A recent study suggests that the strange grooves traversing the surface of Phobos, the Martian moon, were formed by debris after an asteroid impacted the surface.
In the 1970 s NASA’s Viking and Mariner missions captured the first pictures of Phobos revealing the strange grooved surface of the Martian moon. Some have tried to explain these groves by suggesting that they represent structural disintegration due the gravity of the planet Mars. Others have also thought they might be linked to the Stickney crater. But what is the real reason?
It seems that the second solution is the most convincing. Kenneth Ramley and James Head from Brown University, have based their conclusion on computer simulations. Their idea consisted of evaluating the movement of projected debris after the asteroid impact which caused the Stickney crater. This structure which is 9 kilometres wide is found in the northern area of this little potato shaped moon which is only 27 kilometres in diameter.
However there was an additional problem to take into consideration. While some of the grooves appeared in a parallel formation as would be expected, others however overlapped one another, crossing even the crater itself. There is also a well outlined area where no grooves appear. Can simulations explain these observations? After all, if the grooves cross the crater, it would be weird to think that they were formed by the crater itself.
Confirmation from the simulations
However it turns out that the simulations can explain this. By entering all the available data, it appears that the asteroid impact which created the crater would have effectively caused lots of rocks to roll on the moon’s surface creating the many grooves that are seen today. But how do the grooves cross the crater? The answer is simple: because the moon is tiny.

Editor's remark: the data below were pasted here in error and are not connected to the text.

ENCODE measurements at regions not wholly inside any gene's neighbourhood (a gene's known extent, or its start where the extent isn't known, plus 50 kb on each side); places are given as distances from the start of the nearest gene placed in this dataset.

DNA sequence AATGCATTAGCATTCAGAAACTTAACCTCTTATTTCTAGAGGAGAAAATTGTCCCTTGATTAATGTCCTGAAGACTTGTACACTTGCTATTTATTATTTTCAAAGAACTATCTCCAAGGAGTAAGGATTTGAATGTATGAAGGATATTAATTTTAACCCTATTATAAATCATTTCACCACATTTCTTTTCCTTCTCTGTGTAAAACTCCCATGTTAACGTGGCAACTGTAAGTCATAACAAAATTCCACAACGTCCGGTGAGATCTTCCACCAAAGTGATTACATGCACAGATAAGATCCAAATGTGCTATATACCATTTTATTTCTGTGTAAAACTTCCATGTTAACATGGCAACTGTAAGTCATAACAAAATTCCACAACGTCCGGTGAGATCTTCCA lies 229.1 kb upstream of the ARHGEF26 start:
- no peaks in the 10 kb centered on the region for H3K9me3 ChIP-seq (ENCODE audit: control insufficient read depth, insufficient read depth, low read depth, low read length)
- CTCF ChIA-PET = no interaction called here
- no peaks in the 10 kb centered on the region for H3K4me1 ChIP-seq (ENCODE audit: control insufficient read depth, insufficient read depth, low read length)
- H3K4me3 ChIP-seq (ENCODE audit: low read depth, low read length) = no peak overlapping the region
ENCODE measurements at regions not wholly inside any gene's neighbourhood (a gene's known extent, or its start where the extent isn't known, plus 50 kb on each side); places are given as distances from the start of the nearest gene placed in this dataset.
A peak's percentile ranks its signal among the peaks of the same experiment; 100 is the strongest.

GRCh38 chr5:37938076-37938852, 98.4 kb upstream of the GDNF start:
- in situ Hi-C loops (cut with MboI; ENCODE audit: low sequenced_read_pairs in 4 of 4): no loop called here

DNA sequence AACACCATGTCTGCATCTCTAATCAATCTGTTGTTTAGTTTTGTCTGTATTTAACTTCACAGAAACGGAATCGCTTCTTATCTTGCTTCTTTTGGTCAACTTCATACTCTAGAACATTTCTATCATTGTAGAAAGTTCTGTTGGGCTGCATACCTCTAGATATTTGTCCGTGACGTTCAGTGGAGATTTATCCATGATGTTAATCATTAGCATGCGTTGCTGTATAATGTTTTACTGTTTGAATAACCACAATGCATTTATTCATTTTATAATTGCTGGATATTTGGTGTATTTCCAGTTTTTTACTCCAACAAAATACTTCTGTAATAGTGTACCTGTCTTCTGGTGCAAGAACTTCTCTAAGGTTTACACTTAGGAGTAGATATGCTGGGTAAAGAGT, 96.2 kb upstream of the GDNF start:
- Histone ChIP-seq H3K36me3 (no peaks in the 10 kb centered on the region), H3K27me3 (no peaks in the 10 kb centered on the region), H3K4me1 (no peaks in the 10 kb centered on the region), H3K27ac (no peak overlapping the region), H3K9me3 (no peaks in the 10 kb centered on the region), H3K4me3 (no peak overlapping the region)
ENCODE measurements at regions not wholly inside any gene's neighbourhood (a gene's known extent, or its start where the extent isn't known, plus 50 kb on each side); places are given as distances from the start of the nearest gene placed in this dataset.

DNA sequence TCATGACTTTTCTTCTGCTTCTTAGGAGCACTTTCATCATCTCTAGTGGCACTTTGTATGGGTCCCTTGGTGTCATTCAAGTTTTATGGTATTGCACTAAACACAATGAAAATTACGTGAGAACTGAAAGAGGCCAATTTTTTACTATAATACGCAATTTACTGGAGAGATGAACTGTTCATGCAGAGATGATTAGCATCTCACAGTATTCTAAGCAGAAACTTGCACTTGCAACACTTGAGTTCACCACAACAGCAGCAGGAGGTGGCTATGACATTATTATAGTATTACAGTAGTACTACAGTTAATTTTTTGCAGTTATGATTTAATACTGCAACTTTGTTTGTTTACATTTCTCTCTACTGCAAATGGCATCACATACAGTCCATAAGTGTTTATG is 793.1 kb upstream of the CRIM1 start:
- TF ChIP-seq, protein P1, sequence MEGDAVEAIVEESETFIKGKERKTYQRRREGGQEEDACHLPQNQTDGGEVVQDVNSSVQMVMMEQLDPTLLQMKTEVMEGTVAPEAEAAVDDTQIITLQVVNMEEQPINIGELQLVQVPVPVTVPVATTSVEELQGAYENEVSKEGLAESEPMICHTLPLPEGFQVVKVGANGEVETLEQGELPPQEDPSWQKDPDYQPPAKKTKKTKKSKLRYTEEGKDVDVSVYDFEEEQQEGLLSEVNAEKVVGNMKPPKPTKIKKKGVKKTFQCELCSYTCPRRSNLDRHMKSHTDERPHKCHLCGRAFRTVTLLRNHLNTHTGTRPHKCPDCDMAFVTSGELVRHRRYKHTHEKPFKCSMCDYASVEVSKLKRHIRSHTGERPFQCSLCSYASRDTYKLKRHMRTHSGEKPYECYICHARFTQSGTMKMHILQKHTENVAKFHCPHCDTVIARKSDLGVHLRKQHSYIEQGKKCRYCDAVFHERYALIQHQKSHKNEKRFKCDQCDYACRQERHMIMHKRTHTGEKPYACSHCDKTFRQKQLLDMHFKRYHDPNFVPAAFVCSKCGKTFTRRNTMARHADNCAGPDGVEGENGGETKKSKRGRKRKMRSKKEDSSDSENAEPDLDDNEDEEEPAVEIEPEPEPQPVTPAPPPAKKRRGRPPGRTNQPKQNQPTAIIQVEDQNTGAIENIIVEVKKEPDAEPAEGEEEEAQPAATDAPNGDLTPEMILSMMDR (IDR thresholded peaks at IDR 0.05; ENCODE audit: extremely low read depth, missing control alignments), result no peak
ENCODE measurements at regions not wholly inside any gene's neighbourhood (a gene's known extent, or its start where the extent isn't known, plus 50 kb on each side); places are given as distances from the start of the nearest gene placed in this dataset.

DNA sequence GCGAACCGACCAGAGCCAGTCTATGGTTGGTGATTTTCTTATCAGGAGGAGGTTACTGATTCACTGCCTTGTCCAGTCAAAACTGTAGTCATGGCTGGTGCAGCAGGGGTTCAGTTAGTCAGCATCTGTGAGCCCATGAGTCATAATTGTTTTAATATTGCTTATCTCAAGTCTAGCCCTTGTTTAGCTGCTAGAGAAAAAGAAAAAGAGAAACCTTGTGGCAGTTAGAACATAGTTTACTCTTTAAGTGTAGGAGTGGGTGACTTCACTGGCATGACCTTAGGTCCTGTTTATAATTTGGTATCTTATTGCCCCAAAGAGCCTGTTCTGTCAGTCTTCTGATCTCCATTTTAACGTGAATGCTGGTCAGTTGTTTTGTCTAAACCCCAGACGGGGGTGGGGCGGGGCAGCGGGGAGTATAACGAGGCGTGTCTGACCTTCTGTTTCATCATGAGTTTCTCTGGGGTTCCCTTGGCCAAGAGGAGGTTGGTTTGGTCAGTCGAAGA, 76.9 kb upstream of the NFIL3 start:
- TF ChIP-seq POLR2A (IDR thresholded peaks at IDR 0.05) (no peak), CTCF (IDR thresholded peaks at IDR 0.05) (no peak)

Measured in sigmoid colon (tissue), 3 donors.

Rocks roll around the moon
On a larger object, rocks would simply roll until they stop a few kilometres further away. However as the diametre and shape of Phobos is as small, rocks could quite simply roll all around the little moon. Once a rock has made the tour of the moon the grooves are no longer aligned and some can cross the crater.
As for the “dead zone” which is deprived of grooves completely, researchers suggest that it could quite simply be an area which has a lower altitude surrounded by a brimmed edge. Rolling rocks would hit against the edge and eventually continue their path by avoiding this area. Some rocks could have rolled as fast that they could have used the edge of this area as a springboard so that they can fly over and land on the other side.
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